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  • Ace Attorney
    • Case 1-2 features the death of Mia Fey and is the first to introduce us to DL-6. Both of these things are the two most important plot points of the original trilogy.
    • Case 2-2 looks at first glance as a way to give Maya some backstory. It also sets up the plot of Case 3-5.
    • Case 3-1 is the standard tutorial of the game. The villain is the Big Bad of the game.
    • Case 4-1 ends without a clear explanation of the motives for the murder and who the victim was. The villain is also the Big Bad and the case sets up Case 4-4.
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    • Case 5-1 foreshadows Athena's post traumatic stress disorder. Additionally, the bombing and murder that makes up the trial interrupts Case 5-4 and while Case 5-1's villain is responsible for the murder, it was the Big Bad and the one responsible for the last two cases that set of the bomb.
    • Case 6-1 ends with the reveal that the Kura'in national treasure, the Founder's Orb, has gone missing. What happened to it forms a major part of the Case 6-5.
    • Case 1 of Ace Attorney Investigations features the villain stealing a file from Edgeworth's office. What said case file is for is revealed in the fourth case to have a big baring on the plot.
    • Investigations 2 has the first three cases. Case 1 features an attempted assassination of the president of a foreign country who is one of the Greater Scope Villains. The murderer in this case also has a connection to the Big Bad that gets revealed later. Case 2 introduces three important characters: another Greater-Scope Villain, the Big Bad and an assassin with connections to both. It also introduces the Central Theme of the game. Case 3 looks like it has little connection to the main plots of the other cases but it forms part of the main antagonist's backstory.
  • Dragon Age:
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    • Leliana's Song, a DLC pack for Dragon Age: Origins, looks at first to be just a short Origin Story for one of the game's most popular companions. Come DA2 and Inquisition, and Leliana's mentor figure in the DLC becomes the Divine, while Leliana herself gains an increasingly important role in the overarching narrative of the series, potentially succeeding her mentor on the Sunburst Throne.
    • Dragon Age II:
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  • The first mission in the original Final Fantasy, where you have to rescue Cornelia's princess and defeat the evil knight Garland in a laughably easy battle so the King can build a bridge leading you to the town of Pravoka. Talking to the newly-rescued princess while in the throne room results in her thanking you and giving you a lute. At the end of the game, you learn that Garland has enacted a plan to create a time loop to escape his death and becoming the god Chaos. The lute is used to get into The Very Definitely Final Dungeon.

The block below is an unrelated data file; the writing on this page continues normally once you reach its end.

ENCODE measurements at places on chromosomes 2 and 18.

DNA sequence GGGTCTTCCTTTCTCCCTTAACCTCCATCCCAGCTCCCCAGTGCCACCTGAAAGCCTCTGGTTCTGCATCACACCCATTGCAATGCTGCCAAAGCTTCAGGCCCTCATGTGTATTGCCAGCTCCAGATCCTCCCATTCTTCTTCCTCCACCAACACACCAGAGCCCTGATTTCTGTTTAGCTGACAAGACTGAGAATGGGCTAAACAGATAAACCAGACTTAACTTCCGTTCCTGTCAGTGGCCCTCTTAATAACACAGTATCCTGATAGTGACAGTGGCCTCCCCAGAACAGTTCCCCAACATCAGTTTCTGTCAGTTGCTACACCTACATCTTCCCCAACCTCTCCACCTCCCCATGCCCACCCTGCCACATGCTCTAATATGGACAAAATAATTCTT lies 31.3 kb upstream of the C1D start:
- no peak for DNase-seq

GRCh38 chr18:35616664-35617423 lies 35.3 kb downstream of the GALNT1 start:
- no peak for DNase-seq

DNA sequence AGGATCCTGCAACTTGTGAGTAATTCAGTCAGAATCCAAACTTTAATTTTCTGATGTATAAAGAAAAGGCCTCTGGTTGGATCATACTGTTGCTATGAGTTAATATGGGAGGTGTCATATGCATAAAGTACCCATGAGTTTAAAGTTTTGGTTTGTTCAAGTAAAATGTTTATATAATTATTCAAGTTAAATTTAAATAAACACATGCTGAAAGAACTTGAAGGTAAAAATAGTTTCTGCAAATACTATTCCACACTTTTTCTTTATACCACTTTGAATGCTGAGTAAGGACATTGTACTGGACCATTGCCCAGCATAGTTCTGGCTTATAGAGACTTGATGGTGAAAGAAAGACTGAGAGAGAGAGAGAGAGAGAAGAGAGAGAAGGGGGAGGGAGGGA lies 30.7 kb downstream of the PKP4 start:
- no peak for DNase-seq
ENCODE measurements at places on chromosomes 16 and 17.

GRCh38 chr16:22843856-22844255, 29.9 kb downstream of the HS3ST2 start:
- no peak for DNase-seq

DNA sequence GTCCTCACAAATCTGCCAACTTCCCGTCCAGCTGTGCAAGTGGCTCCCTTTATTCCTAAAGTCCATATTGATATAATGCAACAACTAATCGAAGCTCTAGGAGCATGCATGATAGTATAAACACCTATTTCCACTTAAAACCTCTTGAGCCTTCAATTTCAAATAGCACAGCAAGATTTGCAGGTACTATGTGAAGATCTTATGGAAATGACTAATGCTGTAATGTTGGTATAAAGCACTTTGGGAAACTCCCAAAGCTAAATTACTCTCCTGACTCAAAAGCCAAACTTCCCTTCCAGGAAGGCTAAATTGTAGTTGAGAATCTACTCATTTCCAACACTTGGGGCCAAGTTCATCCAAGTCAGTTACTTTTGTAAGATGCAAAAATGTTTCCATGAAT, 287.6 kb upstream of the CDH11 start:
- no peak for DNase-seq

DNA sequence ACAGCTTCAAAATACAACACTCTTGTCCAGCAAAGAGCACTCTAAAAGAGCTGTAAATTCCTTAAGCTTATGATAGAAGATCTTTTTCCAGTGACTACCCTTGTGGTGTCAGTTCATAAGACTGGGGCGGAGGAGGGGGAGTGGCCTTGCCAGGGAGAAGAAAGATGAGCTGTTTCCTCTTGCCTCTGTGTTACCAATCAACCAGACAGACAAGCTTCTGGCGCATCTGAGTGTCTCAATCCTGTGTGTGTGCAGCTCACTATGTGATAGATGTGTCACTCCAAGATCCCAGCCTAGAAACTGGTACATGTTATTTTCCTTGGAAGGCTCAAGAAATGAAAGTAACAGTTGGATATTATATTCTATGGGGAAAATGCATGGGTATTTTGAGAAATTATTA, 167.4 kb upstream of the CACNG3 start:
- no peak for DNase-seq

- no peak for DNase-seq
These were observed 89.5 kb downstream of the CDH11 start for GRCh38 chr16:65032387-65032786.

• Final Fantasy XIV has an event from the 2.0 questline for Hildebrand, a series of Wackier And Denser quests: Gilgamesh, the series's resident goofball, had become separated from his beloved companion Enkidu. Eventually, his longing to see his friend again grows to the point where, thanks to being in close proximity to a stash of crystals, he accidentally summong a primal version of Enkidu, showing that beastmen are not the only ones capable of summoning primals. This would be shown in the main story questline of A Realm Reborn and Heavensward to not be a lone anomaly: Ysaile was an elezen, empowered by the Echo, who was capable of summoning a primal version of Shiva. Archbishop Thordan and his knights of the Heaven's Ward use their combined faith with the power of Niddhogg's eye to summon a primal version of King Thordan I. Then at the very end of the Heavensward story, Ilberd uses his death and the despair of the Ala Mhigan resistance fighting against the Garleans to summon Shinryu.
  • Dissidia Final Fantasy: Opera Omnia has weekly Events for recruiting new characters. Characters obtained here usually don't become essential to the main story until several chapters later, and the event always consists of three cutscenes with some number of battles in between. The event for recruiting Aerith breaks this format by having seven cutscenes, all alternating with battles. These scenes reveal that the apparent Broad Strokes regarding the point at which characters enter from their original games is more likely to be amnesia caused by passage through the Torsions, and implies that Cloud and Tifa have simply forgotten what happened after a certain point—such as Aerith's death.
  • Golden Sun: Dark Dawn's tutorial dungeon, Tanglewood Forest, is built around the concept of using light and warmth to dispel darkness and the unnaturally-empowered creatures therein. Two-thirds of the game later, a supernatural Total Eclipse of the Plot happens, covering half of Angara with darkness that empowers monsters...